Because let's be real here, the home life is the best life.

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An only child, I always knew I couldn't get too far away from home when I went to college. This made my options when applying to college slightly more limited because I was certain in my desire to go to school close to home.

I grew up in the San Fernando Valley of California, about a thirty-minute drive from the city of Los Angeles. Every college I applied to was in California, and a few were too far for me to even consider if I did get in. My top school was always UCLA, but I also considered UC Santa Barbara and Cal Poly SLO.

When I found out that I got accepted into UCLA, I was ecstatic for thousands of reasons but one pretty significant reason for my excitement that not a lot of people can relate to was that it was so close to home.

I have always been super close to both my parents and I could not wait for them to come to visit me and for me to go home every so often and eat a home-cooked meal.

I know a few other people here at UCLA who are from the same hometown as me and could go back as often as me if they wanted to. While some do, many others prefer to stay on campus and get the "true college experience." I completely understand and frankly, respect them for being able to have that kind of strength. However, I succumb to the weakness pretty easily.

On average, I spend at least one night at home per week. Being just thirty minutes away from my warm and comforting bed, my mom's delicious dinners, my own shower, my family, and pretty much just my own space is exactly what I wanted.

A lot of people are shocked by how often I go back home and even criticize me for not allowing myself to become fully immersed in my college experience. However, I feel like I'm as involved as I would be if I never step foot off campus. I'm in a sorority, I'm part of a few clubs, I attend campus-famous events, I'm a huge dining hall fan (ask anyone who knows me - I practically live at Bruin Plate), I have a few favorite study spots, and I go out as much as you would expect any college freshman to. On top of all that, I get to enjoy the comfort of doing my laundry at home and sleeping in my room whenever I want. That's pretty great if you ask me.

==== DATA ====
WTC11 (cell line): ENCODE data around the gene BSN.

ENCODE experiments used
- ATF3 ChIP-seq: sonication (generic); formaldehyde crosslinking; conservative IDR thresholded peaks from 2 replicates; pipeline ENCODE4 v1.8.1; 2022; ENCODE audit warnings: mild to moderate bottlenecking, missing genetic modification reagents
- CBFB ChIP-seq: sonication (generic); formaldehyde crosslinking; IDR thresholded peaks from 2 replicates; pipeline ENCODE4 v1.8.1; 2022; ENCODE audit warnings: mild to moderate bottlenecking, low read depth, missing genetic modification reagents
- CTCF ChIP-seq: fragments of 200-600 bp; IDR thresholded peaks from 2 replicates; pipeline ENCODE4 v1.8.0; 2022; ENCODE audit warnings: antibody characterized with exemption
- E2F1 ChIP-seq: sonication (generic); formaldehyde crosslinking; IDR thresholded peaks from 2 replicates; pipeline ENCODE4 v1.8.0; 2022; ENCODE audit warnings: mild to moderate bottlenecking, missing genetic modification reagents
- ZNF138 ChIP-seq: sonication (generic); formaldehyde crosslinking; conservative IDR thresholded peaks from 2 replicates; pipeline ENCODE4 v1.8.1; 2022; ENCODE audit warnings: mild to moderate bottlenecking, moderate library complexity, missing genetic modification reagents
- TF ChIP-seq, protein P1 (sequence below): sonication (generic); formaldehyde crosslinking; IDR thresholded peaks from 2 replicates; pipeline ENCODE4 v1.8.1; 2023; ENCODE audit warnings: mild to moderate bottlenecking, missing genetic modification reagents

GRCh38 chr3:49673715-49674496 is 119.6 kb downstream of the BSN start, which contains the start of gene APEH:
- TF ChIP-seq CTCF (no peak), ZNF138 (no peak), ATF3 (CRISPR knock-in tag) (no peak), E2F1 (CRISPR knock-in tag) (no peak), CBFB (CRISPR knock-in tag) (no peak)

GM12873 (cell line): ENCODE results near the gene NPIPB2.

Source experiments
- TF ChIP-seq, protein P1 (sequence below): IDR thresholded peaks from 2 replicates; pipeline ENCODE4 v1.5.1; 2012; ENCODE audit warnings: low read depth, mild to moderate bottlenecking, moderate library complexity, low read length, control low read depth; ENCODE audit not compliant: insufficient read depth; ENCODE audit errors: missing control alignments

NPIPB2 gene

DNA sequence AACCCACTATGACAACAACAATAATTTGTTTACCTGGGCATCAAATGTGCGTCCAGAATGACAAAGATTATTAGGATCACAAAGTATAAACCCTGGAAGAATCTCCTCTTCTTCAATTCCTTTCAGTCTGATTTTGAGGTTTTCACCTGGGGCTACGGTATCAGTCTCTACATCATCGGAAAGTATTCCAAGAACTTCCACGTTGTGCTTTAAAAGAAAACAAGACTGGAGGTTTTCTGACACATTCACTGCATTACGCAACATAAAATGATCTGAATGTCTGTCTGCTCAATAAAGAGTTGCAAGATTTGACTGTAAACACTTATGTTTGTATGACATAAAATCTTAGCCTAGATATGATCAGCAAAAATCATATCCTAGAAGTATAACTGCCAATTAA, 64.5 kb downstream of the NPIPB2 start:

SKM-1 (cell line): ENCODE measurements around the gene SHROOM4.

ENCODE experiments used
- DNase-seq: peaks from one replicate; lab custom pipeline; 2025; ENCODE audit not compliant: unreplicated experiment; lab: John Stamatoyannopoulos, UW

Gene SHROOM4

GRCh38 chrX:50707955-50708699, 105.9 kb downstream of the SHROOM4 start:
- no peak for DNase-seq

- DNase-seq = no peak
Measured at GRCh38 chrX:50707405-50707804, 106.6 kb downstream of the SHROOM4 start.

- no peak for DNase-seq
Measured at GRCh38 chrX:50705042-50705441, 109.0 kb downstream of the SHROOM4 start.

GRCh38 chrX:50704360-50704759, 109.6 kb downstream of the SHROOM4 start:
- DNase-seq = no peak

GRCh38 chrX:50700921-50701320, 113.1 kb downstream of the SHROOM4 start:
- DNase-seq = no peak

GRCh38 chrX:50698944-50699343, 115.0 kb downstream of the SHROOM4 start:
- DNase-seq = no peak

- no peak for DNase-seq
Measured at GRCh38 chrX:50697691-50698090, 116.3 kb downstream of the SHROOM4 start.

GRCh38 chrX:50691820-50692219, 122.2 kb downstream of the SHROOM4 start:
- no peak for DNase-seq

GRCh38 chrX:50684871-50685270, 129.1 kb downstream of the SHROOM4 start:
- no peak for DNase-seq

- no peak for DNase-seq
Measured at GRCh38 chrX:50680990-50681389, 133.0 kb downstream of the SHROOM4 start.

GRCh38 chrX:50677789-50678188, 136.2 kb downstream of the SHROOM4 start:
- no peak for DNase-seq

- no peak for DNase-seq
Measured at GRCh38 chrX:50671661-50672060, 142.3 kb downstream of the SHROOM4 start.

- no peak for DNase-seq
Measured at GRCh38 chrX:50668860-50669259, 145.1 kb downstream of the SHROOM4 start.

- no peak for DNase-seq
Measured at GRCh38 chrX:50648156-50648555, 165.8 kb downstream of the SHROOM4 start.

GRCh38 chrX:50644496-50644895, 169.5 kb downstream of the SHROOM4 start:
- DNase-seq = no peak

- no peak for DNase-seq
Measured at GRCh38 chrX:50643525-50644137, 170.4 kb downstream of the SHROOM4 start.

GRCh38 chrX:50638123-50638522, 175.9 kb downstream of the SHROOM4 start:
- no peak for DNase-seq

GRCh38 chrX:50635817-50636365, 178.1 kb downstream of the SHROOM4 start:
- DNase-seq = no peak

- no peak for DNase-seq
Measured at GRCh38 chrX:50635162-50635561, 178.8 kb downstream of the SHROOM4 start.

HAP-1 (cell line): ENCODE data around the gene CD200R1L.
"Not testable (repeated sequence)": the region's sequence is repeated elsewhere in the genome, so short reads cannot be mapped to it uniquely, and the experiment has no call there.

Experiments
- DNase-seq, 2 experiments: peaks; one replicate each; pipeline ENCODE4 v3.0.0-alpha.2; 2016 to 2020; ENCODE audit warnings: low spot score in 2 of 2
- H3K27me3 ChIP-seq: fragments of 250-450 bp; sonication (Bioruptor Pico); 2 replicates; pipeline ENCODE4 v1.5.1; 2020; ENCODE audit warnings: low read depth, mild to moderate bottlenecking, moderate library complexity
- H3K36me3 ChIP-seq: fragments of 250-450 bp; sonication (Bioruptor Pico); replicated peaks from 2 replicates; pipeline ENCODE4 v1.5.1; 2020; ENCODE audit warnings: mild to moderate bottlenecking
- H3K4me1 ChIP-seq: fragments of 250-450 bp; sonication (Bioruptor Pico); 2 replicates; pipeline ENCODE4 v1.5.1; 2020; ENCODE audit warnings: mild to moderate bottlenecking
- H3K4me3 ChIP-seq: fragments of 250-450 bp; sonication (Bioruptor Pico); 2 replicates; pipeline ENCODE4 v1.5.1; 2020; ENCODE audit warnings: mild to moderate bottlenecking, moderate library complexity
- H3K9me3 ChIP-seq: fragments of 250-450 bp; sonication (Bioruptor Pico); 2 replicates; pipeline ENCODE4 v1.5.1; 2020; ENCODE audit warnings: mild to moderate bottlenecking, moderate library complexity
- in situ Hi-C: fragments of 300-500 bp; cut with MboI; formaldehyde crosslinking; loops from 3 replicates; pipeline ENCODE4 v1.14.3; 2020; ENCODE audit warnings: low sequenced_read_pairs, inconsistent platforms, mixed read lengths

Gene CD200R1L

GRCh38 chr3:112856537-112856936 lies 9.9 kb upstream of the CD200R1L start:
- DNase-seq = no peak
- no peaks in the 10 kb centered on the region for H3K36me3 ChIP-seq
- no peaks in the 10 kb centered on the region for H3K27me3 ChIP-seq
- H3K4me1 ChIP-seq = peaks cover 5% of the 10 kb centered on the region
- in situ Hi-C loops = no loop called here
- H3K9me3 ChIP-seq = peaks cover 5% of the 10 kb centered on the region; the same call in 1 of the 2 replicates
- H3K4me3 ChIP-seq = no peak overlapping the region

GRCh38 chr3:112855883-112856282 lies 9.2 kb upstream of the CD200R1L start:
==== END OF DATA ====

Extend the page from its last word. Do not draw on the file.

At first, I did feel a little ashamed of telling my friends I was going home again. Now, they already see it coming, and I know to expect some ~friendly~ jokes and teasing.

So yes, college is a fun time, and I could not be more happy to attend and live on such a beautiful campus filled with so many inspiring and motivated students but, I'll never stop loving the home life, too.

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Millennial Fashion Trends for 2018. What will you be Wearing ?

2018 is shaping up to be a Ripper Year for Smart Casual Fashion.
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As 2017 comes to a close, so do many fashion trends that have made the year genuinely memorable. We may be saying goodbye to romphims, double jeans, and everything bucket, but we’ll be welcoming in some remarkable new styles, and saying hello to some old friends.

The new year is already well set-up to bring in some exciting, colourful, and unique millennial fashion trends, for both men and women.

With many of the spring lines having been introduced, and some fascinating insights into what’s in store for summer, we already have a great idea of what 2018 is going to bring to our wardrobes.

To help you to stay ahead of the trends, and ensure your wardrobe isn’t going to let you down come the new year, we have put together 5 top styles that are going to make 2018 just as memorable as 2017. Without further ado, here’s what you should be keeping an eye out for in 2018.